Services businesses or those businesses which are primarily knowledge based will require less infrastructure than a retail business for example and so the start-up costs can vary widely from sector to sector. You need to plan for this – do you have enough funding to buy stock, rent offices, hire machinery etc? Or can your enterprise start out working from an office at home with a computer and decent broadband?
Research the marketplace
Before you get started, it’s very useful to talk to potential customers. Relationships and contacts are key here. In talking to them you can understand what might make them use your services and buy from you.
This will help you find out whether there is a market for your product or service. It will also determine whether your new business is filling a gap in the industry or whether you will be trading alongside other competitors in a strong marketplace with room for your company.
Who are your competitors?
This should never be underestimated. Spend time researching how your competitors operate, whether they have niche markets so you can exploit others, identify any weaknesses they have, and don’t be complacent. New businesses can often fall into the trap of following the same structures and working procedures as previous places of work. This is a time to change and improve processes, schedules and output levels. You will need to work on the ethos of your business – it needs to be unique and it is one of your best selling points.
Structure your thoughts and plan ahead
Some people write a business plan, others just determine their objectives and pathways. It is always useful to have something to look at in future as a marker even if they can sometimes quickly go out of date. Ideally use your plan as a tool – monitor and modify it to accommodate changed circumstances.
Regular planning meetings with an accountant, solicitor and business advisor are helpful to keep your business on track and avoiding any unnecessary surprises or bills.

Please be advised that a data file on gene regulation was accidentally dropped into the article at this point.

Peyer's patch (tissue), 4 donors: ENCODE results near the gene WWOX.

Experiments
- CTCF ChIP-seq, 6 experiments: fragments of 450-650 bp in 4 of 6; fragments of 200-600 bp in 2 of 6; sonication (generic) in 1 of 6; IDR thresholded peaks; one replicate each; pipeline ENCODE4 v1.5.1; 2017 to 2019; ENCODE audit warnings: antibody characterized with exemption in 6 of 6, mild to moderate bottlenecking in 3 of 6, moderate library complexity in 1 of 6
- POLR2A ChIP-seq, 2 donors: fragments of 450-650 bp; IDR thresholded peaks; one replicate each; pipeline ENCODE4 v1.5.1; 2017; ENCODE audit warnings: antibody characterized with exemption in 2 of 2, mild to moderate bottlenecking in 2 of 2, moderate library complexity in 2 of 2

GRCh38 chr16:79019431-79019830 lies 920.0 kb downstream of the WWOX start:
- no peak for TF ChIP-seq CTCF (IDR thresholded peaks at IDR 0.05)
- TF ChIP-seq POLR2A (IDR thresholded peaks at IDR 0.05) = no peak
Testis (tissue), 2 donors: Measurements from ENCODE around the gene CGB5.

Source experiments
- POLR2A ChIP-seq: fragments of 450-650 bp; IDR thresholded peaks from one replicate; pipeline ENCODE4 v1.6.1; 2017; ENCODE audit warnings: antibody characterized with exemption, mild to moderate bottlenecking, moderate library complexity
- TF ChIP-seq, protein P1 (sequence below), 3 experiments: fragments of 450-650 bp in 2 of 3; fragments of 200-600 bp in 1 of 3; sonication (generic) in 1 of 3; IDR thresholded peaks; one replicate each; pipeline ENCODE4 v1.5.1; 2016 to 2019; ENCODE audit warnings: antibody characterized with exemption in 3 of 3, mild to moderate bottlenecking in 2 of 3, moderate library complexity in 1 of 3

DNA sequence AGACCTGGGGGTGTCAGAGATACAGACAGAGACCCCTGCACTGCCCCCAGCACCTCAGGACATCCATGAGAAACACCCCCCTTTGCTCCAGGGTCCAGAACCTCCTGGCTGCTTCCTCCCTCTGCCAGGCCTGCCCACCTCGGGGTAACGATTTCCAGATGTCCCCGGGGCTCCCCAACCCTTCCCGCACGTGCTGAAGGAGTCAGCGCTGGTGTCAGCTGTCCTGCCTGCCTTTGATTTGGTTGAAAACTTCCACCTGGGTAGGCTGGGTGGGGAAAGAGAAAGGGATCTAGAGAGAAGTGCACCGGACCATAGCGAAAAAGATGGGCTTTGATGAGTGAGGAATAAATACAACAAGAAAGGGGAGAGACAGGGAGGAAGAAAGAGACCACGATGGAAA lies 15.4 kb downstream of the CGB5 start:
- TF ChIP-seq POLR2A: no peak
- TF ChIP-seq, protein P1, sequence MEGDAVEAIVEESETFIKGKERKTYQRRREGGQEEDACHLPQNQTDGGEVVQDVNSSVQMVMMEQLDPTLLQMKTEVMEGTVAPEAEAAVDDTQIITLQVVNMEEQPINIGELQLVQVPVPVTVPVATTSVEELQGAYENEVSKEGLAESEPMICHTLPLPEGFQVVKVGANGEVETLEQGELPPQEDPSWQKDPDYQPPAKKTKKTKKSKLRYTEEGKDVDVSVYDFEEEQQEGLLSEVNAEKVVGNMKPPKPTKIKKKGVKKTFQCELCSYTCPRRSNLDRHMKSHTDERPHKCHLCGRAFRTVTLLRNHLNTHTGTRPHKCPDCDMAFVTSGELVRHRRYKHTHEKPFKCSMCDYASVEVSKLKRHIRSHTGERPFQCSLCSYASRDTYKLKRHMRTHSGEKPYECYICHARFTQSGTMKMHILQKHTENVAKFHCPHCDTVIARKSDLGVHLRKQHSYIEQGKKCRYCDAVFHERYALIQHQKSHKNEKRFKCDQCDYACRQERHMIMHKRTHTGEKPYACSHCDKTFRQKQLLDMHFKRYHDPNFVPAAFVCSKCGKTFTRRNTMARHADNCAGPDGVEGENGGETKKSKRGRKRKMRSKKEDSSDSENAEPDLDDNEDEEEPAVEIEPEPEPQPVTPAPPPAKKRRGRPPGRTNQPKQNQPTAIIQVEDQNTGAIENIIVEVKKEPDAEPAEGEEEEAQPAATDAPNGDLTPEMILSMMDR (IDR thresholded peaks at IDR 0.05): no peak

How many employees?
Staff can be a costly expense. At first, as a start-up business you may be able to run it on your own, but as the company expands you may need to employ people to help you out and manage different aspects of your operation.
With hiring staff comes responsibilities. Wages, pensions, sickness, maternity cover and holidays. You may also have to look at new premises to accommodate more people. In some industries you can hire self-employed contractors as and when needed.
If you do decide on hiring, take your time and make sure your people have the right skills for the job and you get on well with them. Getting rid of staff is much harder than hiring them.
Use professional advice
Surround yourself with professional advice – lawyers and accountants do cost but they can save you thousands in the long run. They can help you with legislation, insurance, funding and general business issues. Business turnaround specialists can help to transform a company and keep it running smoothly, preventing it from slipping into difficult trading.
Keep an eye on what’s happening – cash flow and the market
Most businesses fail for one of two reasons (or both) – not researching the market thoroughly and not keeping on top of their cash flow. Planning and a keen eye on the bank balance are key.